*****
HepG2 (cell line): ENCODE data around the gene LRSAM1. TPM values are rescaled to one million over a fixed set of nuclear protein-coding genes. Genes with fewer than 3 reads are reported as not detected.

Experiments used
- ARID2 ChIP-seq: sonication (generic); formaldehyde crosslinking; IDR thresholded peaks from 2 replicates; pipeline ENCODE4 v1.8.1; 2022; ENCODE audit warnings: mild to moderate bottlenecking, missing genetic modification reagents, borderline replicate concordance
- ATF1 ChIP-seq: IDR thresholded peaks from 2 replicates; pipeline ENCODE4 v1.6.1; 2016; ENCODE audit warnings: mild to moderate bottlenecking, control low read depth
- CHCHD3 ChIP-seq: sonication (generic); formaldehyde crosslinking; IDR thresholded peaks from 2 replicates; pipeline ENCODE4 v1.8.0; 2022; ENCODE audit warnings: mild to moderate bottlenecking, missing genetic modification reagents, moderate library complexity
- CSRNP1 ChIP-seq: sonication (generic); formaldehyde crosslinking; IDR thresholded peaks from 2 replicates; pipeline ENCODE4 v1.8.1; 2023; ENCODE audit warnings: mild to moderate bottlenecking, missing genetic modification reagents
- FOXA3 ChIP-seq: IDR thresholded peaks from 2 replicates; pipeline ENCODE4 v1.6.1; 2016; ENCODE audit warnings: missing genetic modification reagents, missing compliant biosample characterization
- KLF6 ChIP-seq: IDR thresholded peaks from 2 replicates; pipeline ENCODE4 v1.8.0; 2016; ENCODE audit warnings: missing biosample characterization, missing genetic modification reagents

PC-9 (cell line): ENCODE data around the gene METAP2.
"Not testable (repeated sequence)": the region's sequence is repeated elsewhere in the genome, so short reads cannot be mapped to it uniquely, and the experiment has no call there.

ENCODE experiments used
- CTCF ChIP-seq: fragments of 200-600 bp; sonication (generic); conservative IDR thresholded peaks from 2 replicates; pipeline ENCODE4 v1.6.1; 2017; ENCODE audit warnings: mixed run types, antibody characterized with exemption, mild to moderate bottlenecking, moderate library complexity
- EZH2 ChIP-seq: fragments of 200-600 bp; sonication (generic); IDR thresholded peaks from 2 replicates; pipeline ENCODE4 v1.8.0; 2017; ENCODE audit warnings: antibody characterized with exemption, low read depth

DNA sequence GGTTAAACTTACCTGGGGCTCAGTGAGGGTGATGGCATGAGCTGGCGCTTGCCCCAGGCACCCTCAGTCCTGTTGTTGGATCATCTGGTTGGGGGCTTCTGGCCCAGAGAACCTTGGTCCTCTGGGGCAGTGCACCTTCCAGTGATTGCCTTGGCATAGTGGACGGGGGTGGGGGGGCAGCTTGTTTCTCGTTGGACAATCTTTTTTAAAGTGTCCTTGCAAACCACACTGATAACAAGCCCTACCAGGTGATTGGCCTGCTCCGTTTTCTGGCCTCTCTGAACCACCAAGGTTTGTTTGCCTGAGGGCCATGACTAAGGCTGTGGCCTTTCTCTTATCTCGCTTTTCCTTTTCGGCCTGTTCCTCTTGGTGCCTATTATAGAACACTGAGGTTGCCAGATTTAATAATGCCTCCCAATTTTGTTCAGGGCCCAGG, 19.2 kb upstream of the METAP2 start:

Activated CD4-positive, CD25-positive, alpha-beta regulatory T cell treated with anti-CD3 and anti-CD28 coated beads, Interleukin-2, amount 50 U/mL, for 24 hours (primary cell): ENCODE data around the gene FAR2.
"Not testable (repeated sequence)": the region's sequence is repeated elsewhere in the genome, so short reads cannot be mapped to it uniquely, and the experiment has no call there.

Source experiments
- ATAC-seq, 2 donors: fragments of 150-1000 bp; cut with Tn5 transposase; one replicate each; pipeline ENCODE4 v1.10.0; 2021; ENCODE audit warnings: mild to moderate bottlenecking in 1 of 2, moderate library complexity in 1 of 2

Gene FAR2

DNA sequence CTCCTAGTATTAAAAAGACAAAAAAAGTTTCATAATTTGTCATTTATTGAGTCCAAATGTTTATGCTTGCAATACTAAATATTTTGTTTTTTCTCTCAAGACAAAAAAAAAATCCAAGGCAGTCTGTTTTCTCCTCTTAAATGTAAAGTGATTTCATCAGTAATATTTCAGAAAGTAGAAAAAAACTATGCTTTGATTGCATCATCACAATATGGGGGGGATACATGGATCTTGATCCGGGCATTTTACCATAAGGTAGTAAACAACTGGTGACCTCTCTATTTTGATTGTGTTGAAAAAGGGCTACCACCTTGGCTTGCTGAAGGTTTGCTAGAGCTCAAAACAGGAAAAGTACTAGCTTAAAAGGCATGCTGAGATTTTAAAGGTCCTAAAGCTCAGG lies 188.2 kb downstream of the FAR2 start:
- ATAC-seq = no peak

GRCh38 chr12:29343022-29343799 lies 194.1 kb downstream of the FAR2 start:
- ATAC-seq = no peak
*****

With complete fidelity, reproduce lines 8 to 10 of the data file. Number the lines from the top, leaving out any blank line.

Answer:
- KLF6 ChIP-seq: IDR thresholded peaks from 2 replicates; pipeline ENCODE4 v1.8.0; 2016; ENCODE audit warnings: missing biosample characterization, missing genetic modification reagents

PC-9 (cell line): ENCODE data around the gene METAP2.
"Not testable (repeated sequence)": the region's sequence is repeated elsewhere in the genome, so short reads cannot be mapped to it uniquely, and the experiment has no call there.